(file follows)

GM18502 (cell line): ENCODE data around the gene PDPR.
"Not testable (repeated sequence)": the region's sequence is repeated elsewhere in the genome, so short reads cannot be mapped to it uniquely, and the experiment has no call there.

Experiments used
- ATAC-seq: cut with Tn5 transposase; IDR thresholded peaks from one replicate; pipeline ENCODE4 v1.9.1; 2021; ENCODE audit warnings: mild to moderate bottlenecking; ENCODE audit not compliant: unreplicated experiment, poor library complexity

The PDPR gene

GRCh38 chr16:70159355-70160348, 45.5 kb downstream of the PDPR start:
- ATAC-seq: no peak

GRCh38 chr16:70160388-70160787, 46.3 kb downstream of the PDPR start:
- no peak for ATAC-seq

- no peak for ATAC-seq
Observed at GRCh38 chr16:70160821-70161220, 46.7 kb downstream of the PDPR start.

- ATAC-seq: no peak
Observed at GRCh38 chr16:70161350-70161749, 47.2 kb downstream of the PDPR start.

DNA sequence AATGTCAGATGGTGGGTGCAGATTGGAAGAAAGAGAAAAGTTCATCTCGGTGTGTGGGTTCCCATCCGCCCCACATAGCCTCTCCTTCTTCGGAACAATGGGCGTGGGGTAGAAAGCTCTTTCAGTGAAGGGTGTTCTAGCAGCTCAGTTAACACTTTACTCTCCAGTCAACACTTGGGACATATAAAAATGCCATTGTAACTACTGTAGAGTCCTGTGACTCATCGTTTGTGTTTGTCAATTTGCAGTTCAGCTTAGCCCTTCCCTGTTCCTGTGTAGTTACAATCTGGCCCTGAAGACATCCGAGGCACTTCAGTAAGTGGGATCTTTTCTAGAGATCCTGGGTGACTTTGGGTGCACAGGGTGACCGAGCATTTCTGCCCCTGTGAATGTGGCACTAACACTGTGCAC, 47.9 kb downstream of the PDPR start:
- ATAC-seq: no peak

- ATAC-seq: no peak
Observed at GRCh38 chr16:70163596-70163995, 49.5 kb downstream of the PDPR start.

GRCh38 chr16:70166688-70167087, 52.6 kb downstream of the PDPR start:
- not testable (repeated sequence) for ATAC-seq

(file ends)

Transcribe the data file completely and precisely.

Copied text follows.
GM18502 (cell line): ENCODE data around the gene PDPR.
"Not testable (repeated sequence)": the region's sequence is repeated elsewhere in the genome, so short reads cannot be mapped to it uniquely, and the experiment has no call there.

Experiments used
- ATAC-seq: cut with Tn5 transposase; IDR thresholded peaks from one replicate; pipeline ENCODE4 v1.9.1; 2021; ENCODE audit warnings: mild to moderate bottlenecking; ENCODE audit not compliant: unreplicated experiment, poor library complexity

The PDPR gene

GRCh38 chr16:70159355-70160348, 45.5 kb downstream of the PDPR start:
- ATAC-seq: no peak

GRCh38 chr16:70160388-70160787, 46.3 kb downstream of the PDPR start:
- no peak for ATAC-seq

- no peak for ATAC-seq
Observed at GRCh38 chr16:70160821-70161220, 46.7 kb downstream of the PDPR start.

- ATAC-seq: no peak
Observed at GRCh38 chr16:70161350-70161749, 47.2 kb downstream of the PDPR start.

DNA sequence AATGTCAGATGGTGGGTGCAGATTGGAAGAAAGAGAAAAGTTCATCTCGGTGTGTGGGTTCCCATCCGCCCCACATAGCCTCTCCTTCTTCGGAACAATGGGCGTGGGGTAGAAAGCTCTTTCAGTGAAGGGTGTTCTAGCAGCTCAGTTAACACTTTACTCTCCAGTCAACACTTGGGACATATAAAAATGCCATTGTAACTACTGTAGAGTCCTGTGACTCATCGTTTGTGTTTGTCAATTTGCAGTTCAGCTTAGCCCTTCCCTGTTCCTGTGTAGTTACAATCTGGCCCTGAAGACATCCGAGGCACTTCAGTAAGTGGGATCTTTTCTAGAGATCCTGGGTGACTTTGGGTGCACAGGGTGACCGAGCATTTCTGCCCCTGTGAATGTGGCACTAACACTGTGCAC, 47.9 kb downstream of the PDPR start:
- ATAC-seq: no peak

- ATAC-seq: no peak
Observed at GRCh38 chr16:70163596-70163995, 49.5 kb downstream of the PDPR start.

GRCh38 chr16:70166688-70167087, 52.6 kb downstream of the PDPR start:
- not testable (repeated sequence) for ATAC-seq